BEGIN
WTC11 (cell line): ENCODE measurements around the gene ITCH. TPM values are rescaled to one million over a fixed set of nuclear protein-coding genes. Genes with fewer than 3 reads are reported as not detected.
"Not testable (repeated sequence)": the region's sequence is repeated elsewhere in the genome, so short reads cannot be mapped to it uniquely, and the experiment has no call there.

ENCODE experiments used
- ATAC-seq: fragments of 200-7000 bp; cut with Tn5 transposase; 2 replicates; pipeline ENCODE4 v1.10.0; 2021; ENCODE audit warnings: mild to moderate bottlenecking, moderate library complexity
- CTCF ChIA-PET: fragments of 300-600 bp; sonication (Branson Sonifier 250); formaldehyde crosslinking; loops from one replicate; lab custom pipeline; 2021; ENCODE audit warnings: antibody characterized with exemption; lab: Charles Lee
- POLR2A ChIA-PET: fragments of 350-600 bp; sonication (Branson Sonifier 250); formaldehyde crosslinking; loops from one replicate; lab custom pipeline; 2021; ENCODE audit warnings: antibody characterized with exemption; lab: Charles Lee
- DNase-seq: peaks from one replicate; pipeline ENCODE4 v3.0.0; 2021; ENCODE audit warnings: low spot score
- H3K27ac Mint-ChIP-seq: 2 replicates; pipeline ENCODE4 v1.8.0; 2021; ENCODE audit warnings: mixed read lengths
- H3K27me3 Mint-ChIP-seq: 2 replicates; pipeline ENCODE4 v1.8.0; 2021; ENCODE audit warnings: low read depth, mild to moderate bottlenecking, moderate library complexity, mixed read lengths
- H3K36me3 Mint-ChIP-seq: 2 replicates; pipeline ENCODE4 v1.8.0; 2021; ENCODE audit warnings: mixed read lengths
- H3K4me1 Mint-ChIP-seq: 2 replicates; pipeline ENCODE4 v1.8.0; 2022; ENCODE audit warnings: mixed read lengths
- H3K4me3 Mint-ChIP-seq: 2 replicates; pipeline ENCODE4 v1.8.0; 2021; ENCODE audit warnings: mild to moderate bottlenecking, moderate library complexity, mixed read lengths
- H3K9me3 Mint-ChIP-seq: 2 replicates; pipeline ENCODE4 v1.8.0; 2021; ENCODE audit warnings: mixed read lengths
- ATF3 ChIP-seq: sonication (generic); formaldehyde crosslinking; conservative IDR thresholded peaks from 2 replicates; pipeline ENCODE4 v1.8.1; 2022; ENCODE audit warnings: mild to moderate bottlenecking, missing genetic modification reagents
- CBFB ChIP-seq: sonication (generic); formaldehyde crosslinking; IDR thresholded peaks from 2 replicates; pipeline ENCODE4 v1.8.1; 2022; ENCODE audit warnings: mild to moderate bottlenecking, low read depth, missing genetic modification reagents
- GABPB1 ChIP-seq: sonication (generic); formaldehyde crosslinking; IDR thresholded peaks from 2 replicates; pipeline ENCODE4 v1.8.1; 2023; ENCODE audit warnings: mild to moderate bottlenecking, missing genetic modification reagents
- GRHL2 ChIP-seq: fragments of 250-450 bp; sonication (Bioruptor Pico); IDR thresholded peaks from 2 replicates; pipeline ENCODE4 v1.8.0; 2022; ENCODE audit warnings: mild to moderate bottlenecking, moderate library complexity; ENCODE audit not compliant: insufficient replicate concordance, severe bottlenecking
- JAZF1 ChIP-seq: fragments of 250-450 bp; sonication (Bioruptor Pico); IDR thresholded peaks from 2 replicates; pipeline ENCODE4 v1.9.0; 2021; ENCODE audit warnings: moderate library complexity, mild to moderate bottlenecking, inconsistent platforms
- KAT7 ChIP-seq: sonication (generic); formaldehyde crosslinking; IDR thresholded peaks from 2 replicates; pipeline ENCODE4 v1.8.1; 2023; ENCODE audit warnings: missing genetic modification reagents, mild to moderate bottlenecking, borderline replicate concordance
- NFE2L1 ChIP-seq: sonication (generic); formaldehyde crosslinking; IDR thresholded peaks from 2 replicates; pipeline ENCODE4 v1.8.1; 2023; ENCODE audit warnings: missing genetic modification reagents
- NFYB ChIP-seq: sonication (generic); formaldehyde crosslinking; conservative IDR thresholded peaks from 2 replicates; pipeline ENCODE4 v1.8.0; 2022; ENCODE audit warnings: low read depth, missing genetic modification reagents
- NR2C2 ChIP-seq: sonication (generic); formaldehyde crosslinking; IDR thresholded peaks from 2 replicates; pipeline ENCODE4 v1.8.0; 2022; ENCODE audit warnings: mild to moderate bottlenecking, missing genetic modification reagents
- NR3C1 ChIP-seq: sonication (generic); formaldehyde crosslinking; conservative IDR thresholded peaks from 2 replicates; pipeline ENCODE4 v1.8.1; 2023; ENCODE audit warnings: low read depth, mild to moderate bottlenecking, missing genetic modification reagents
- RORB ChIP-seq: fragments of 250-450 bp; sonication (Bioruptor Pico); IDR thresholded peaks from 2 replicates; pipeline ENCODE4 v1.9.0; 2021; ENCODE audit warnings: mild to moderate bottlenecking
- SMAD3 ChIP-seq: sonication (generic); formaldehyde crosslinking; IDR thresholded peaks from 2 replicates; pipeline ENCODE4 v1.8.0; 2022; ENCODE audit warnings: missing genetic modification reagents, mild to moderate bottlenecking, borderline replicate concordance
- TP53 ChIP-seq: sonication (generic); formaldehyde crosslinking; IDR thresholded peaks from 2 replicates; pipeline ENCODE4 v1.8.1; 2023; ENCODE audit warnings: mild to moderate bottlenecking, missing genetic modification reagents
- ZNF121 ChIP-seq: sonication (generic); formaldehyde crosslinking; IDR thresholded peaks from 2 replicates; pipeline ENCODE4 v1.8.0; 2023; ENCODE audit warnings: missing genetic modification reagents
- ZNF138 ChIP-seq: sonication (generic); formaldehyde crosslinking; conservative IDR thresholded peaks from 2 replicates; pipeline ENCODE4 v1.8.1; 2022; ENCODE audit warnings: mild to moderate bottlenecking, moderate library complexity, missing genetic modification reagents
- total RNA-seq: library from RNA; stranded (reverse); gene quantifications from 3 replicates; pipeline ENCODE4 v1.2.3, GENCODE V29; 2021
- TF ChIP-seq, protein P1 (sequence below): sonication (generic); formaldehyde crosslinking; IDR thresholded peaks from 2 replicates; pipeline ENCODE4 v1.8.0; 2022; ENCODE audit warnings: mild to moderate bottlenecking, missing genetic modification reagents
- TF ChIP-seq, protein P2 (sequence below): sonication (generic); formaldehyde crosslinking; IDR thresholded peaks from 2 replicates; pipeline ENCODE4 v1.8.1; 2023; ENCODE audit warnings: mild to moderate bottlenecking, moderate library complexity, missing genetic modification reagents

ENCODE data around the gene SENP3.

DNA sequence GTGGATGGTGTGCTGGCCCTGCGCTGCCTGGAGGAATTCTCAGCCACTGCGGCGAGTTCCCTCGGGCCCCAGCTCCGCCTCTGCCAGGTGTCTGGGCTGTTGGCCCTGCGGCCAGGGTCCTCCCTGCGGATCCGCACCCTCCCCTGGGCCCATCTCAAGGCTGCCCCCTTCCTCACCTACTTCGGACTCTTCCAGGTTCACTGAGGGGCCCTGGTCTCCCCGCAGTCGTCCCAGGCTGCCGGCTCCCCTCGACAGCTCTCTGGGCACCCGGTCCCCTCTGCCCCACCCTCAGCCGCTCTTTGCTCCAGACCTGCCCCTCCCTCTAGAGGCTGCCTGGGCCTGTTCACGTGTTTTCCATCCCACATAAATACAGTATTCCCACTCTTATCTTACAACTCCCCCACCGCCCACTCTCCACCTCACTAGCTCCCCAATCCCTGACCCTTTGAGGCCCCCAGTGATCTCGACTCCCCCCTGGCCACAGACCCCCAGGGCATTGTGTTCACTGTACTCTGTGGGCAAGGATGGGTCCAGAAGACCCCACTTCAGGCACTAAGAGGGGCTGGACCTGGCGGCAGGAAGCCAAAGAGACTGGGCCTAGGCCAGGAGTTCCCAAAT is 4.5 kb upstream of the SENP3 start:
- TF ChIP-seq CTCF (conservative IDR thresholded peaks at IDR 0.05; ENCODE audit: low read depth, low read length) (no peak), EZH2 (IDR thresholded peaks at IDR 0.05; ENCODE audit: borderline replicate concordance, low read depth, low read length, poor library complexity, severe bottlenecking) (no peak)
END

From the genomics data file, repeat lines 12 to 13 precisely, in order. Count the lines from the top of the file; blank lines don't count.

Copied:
- H3K4me3 Mint-ChIP-seq: 2 replicates; pipeline ENCODE4 v1.8.0; 2021; ENCODE audit warnings: mild to moderate bottlenecking, moderate library complexity, mixed read lengths
- H3K9me3 Mint-ChIP-seq: 2 replicates; pipeline ENCODE4 v1.8.0; 2021; ENCODE audit warnings: mixed read lengths